A friend of mine shared this article from The New Yorker on Facebook yesterday, “Why Are American Kids So Spoiled“.
At first glance, I scoffed a bit.
Not MY American Kids. They are 3 and 5 and they have chores. They have responsibilities. Yeah, they have a lot of toys, but it’s not like we even bought half of them.
Then I read the article:
A member of another family, Yanira, asked if she could come along. Izquierdo and the others spent five days on the river. Although Yanira had no clear role in the group, she quickly found ways to make herself useful. Twice a day, she swept the sand off the sleeping mats, and she helped stack the kapashi leaves for transport back to the village. In the evening, she fished for crustaceans, which she cleaned, boiled, and served to the others. Calm and self-possessed, Yanira “asked for nothing,” Izquierdo later recalled. The girl’s behavior made a strong impression on the anthropologist because at the time of the trip Yanira was just six years old.
Um…yeah. My kids could likely sweep sand from beds. They could probably stack leaves no problem. Could they fish, clean and boil crustaceans though?
Does this mean MY American kids are spoiled?
Further down in the article you read about a 3 year old French girl who is baking cupcakes on her own:
While Druckerman and Martine are talking, in Martine’s suburban home, the daughter, now three, is baking cupcakes by herself. Bean is roughly the same age, “but it wouldn’t have occurred to me to let her do a complicated task like this all on her own,” Druckerman observes. “I’d be supervising, and she’d be resisting my supervision.”
MY American kids would not be baking cupcakes on their own at the age of 3. In fact, the thought of my kids in the kitchen using the oven/mixer/etc on their own at the age of 3 sounds kind of catastrophic. Honestly, if they wanted to bake cupcakes, I wouldn’t want to miss out on the opportunity to be in there with them. Not just to supervise, but to enjoy that time with them doing something constructive.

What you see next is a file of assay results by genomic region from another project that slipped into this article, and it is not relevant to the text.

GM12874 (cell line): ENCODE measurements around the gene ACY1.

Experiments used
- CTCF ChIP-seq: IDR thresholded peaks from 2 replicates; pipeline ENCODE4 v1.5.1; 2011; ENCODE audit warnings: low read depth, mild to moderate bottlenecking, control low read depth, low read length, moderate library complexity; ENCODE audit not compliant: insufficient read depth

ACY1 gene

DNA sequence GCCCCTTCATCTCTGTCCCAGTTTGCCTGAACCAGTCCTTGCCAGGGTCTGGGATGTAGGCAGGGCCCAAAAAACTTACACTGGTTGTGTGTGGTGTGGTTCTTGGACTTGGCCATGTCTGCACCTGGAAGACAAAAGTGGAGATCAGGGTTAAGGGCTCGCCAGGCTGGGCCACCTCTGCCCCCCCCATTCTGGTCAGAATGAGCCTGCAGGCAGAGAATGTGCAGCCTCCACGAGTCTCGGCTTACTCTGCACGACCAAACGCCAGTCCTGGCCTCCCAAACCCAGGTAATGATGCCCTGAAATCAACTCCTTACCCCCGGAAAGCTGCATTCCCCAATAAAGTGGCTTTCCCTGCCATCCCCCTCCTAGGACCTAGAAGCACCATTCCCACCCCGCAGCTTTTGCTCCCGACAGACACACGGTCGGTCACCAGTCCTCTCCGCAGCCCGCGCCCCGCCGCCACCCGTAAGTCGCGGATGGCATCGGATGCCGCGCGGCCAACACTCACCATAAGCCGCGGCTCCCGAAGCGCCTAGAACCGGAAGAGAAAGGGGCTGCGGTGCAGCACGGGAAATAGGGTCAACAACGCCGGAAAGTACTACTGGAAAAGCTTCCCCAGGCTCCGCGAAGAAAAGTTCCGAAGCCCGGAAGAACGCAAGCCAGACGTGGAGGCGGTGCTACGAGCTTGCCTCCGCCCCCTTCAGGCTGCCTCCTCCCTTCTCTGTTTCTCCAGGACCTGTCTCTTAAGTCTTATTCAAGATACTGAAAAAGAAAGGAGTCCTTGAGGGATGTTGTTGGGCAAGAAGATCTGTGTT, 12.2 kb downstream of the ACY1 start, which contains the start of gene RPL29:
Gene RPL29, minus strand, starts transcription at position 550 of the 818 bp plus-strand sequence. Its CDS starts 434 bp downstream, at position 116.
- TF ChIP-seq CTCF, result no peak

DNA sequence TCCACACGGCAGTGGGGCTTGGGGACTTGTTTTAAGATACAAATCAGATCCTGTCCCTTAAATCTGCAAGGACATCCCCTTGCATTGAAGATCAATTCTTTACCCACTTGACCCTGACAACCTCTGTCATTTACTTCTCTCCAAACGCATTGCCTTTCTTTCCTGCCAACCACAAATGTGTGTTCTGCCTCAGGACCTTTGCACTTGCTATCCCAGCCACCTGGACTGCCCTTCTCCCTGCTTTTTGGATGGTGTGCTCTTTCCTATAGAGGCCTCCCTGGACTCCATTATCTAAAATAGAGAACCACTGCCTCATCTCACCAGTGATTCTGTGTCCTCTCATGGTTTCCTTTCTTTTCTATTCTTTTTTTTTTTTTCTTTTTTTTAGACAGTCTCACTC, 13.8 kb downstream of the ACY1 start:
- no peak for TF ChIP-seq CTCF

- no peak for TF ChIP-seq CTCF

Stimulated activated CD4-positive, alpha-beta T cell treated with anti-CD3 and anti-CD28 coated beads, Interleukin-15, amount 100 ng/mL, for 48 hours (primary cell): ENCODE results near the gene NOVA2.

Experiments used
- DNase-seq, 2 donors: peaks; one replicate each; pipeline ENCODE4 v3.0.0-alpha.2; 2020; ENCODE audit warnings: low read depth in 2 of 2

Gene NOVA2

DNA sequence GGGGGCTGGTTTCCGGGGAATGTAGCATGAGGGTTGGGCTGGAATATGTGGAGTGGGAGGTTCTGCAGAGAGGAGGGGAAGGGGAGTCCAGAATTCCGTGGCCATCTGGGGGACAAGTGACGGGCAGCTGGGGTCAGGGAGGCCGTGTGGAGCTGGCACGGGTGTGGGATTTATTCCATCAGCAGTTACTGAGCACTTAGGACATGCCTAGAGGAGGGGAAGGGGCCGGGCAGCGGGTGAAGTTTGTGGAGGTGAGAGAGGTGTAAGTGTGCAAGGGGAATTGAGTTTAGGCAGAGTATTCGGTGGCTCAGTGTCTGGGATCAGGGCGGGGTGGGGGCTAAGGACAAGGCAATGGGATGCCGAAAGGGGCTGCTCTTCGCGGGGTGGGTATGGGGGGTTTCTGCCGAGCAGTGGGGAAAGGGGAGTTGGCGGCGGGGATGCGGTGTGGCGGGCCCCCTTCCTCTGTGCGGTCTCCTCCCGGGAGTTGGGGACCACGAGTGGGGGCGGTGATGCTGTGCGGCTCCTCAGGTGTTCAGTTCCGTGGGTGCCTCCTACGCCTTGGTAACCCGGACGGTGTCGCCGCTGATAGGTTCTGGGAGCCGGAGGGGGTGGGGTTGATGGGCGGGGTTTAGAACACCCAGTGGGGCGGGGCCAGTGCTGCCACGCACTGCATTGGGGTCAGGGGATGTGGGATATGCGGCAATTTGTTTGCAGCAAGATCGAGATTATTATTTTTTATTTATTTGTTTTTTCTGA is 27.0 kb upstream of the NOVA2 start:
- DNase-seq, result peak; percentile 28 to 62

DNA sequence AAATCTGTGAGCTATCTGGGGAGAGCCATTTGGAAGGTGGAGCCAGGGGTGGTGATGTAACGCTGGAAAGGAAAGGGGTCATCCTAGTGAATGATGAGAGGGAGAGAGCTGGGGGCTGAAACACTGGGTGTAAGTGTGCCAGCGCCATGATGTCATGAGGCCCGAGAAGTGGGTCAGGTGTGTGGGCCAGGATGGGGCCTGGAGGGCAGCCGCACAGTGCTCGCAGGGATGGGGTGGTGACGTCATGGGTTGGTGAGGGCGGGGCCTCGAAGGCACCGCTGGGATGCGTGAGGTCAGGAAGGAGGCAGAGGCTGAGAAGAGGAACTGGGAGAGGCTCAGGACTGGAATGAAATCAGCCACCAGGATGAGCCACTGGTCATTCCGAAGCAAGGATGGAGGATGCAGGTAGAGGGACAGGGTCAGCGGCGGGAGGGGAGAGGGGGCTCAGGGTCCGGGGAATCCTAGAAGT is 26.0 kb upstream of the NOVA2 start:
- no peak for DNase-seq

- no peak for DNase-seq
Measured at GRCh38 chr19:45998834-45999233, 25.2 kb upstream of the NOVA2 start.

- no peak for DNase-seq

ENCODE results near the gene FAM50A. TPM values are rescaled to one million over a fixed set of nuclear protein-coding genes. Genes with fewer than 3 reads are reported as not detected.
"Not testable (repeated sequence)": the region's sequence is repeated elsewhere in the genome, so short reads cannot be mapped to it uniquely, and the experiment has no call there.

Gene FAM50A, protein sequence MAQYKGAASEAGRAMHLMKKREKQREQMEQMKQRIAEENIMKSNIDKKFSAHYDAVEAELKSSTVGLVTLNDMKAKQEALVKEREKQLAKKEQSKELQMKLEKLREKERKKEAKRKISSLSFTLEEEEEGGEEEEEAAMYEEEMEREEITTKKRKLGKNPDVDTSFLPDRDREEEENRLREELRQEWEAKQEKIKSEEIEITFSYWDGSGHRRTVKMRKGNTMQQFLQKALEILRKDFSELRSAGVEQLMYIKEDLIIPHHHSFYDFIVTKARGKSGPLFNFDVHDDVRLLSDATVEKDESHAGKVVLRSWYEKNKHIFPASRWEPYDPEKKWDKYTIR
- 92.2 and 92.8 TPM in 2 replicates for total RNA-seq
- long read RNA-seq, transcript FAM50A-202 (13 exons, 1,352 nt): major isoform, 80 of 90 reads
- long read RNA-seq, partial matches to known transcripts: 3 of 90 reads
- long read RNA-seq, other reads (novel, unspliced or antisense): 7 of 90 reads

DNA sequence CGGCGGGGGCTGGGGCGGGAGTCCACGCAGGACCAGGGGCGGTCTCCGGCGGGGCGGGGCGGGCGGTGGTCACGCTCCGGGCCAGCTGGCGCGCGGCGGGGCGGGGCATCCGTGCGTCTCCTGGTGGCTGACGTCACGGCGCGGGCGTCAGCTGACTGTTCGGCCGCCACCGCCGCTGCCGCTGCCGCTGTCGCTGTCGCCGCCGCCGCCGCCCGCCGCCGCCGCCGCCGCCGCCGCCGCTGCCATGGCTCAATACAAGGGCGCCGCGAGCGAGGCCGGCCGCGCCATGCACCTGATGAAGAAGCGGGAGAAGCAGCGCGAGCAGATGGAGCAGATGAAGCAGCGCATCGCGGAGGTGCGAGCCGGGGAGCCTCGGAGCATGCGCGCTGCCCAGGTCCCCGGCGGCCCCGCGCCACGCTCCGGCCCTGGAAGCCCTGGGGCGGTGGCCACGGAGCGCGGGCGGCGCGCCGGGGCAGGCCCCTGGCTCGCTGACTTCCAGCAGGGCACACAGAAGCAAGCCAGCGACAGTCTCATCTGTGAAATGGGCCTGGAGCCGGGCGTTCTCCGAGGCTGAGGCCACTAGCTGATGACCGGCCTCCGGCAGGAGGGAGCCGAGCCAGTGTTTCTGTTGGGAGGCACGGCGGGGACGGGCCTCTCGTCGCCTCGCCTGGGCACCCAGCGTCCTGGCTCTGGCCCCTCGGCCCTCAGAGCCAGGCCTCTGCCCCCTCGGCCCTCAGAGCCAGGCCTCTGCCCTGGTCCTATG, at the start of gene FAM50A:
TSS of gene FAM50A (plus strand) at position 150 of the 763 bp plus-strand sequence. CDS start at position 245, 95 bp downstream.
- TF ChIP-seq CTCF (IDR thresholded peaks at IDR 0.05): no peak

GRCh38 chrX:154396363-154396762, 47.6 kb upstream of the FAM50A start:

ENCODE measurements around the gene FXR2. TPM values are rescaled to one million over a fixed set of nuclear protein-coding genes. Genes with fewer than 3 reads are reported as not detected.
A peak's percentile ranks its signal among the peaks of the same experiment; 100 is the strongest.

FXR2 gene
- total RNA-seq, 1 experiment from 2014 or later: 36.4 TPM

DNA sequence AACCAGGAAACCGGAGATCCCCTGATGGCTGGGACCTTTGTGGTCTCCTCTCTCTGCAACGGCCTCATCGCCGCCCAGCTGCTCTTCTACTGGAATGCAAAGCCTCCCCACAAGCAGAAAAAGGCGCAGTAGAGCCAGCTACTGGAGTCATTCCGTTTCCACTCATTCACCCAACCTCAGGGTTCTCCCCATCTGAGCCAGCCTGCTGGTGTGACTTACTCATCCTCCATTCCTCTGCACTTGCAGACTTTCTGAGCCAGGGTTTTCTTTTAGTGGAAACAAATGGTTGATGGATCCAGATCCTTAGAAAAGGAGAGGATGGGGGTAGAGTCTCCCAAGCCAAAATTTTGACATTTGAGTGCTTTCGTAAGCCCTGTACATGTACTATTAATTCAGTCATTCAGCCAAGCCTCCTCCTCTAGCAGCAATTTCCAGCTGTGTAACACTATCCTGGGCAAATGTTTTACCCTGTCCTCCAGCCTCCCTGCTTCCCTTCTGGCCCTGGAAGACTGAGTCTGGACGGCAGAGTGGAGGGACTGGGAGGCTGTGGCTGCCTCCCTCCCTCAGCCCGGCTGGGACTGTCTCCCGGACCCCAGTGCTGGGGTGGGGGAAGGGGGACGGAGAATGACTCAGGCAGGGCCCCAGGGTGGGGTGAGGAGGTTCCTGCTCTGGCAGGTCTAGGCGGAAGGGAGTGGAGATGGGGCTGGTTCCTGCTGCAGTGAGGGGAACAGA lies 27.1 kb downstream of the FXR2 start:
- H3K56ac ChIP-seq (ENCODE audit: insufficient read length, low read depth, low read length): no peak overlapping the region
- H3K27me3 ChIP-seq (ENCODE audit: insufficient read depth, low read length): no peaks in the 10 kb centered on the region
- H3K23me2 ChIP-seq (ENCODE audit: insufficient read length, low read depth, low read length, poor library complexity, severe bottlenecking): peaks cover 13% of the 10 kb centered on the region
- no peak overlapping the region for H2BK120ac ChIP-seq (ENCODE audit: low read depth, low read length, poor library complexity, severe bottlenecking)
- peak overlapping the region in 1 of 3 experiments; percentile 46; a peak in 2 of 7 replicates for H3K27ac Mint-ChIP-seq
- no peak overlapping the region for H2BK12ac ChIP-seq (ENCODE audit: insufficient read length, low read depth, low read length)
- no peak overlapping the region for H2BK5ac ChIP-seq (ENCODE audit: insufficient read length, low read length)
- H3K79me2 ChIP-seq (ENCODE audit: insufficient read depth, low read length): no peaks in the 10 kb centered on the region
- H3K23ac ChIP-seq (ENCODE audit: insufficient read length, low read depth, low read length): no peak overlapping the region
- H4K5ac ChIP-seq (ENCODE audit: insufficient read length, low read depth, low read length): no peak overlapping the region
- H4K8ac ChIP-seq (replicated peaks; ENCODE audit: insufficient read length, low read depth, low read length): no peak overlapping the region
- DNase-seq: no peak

Does this mean my American kids are spoiled?
Then we read the author’s take on the “typical” American home:
The cycle in American households seems mostly to run in the opposite direction. So little is expected of kids that even adolescents may not know how to operate the many labor-saving devices their homes are filled with. Their incompetence begets exasperation, which results in still less being asked of them (which leaves them more time for video games). Referring to the Los Angeles families, Ochs and Izquierdo wrote, “Many parents remarked that it takes more effort to get children to collaborate than to do the tasks themselves.”
I knew how to operate every labor saving device in my household by the age of 8 or 9. My kids will likely learn even earlier.
Could I fish and use my machete to cut the weeds down in our backyard by that age though? No, probably not. In fact, I’m 29 years old and those skills still elude me 😉
I think the generalizations in this articles are a bit over the top. I’m willing to bet there are spoiled children in every culture. Children learn or don’t learn the skills they need to survive based on where they live and what’s expected of them in society. My kids have no need to learn how to use a machete right now. It’s not a survival skill they’ll need unless they choose to one day go on a safari somewhere.
My children don’t need to learn how to bake cupcakes on their own by the age of 3. It’s not something we need to focus on right now and truth be told I enjoy that time with them baking, I’m not ready to give that up in order for them to become more independent.
My children do not behave like the American children profiled in that article. If I ask them to do something, they might whine…but a quick reminder of the consequences is all it takes. Yes, they rely on me for a lot of things. Yes, I am not in a hurry for them to grow up.
Absolutely I indulge them more than a mother in a 3rd world country might indulge her own children. We’re preparing our children for different futures.
I’m not sure I’d say my children are spoiled because they don’t have the skills to survive in a 3rd world country by the age of 6.
Do I think American kids are spoiled? Of course there are spoiled American kids. Do I think all kids in America are spoiled if they can’t properly use a machete and bake their own cupcakes by the age of 3 though? Absolutely not.
Do I think MY American kids are spoiled?
In comparison to children from other countries, definitely. In comparison to other children in America, not really.
What do you think? Did the article rub you the wrong way? Or do you agree with it? Are YOUR American kids spoiled?